Near as I can tell raptorans were designed specifically to make a race that could fly, and that is not enough to warrant their continued existence in my book, especially when they tread on the ground of other, similar creatures. The whole Walk of the Four Winds is pretty silly, serving to justify raptoran adventurers, as is their pact for flight that they cannot even utilize reliably until 10th level.

Star Wars As Lovecraftian Horror-Fantasy

I mentioned in my review of Edge of the Empire that I know of Star Wars, but am not really a fan of it. Gamma World came out some three years ago, and I have on occassion thought of running a campaign by taking the Star Wars universe, and cramming everything onto one planet.

In this setting alien species would either be mutants or actual aliens from other worlds or dimensions, while planets would be represented either as geological regions or locations; Tatooine would be a desert, Hoth a frozen wasteland, Dagobah a swamp, Naboo an island chain, Coruscant a bit city, etc.

While playing The Old Republic another thought occurred to me while I watched my jedi smack humanoid-sharks with a sci-fi bokken (that apparently everyone has): why bother with the sci-fi elements at all? Also, what if the world was the battleground for numerous aberrant stars vying for control (making the name Star Wars a literal thing)?

The high concept is a...relatively nightmarish world where mortal races get caught up in the conflict between the denizens of various otherwordly entities, giving rise to many bizarre creatures that you would expect to see from Star Wars, like those aforementioned shark-people or gungans.

Just kidding, even Cthulhu has limits.
If you want to use some 4th Edition flavor, the Feywild could be a major player (though it could have also been destroyed).

In this setting the Jedi would be an order designed to instruct people on the proper usage of psionics (aka, the Force), which in most cases can cause insanity to those "gifted" with it that go untrained, the Sith would be those that have been corrupted by elder gods, lightsabers could be psi-blades, spaceships become airships, and various types of warforged take the place of droids.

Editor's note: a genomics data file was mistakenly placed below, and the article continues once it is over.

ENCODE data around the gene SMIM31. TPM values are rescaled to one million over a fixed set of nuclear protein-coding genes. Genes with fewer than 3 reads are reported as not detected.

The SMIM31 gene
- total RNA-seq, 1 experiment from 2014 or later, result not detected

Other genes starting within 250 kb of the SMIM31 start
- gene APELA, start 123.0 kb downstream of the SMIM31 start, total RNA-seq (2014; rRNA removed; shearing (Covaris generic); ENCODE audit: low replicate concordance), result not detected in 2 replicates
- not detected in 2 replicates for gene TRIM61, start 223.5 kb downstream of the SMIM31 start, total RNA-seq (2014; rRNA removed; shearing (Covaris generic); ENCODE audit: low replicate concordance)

Hyperspace would be a method of travel by which travelers exploit distortions in space and time due to the Far Realm encroaching on the world. The Death Star could be a kind of gate intended to allow an elder god to enter the world, or a weapon to destroy the prison of one. Maybe the world is a prison, and it is designed to destroy it? Maybe it will only annihilate all life to pave the way for a new race of an elder god's design?

Ghosts of Dragonspear Castle GenCon Exclusive

If you have not already heard, at this year's GenCon GaleForce Nine is offering an exclusive book containing some pre-generated characters, and four adventures intended to run you from level 1 to 10, and the winning sheet from the character sheet contest.

Oh, and if you pre-order it you also get a free mini.

A lot of people are understandably miffed that this is going to be a GenCon exclusive. I do not see any reason for it, as people might be able to afford a $30 book, but not the ticket prices, possibly travel fees, and/or the ability to skip out on work for a few days. Really, all GaleForce Nine is doing is missing out on more money.

Though I am interested in the book, as with the aforementioned others I do not live anywhere close to Indiana, and I also cannot afford to set aside time to go. What I am able to do is pay the price of the book, plus shipping and handling, plus something extra for the effort.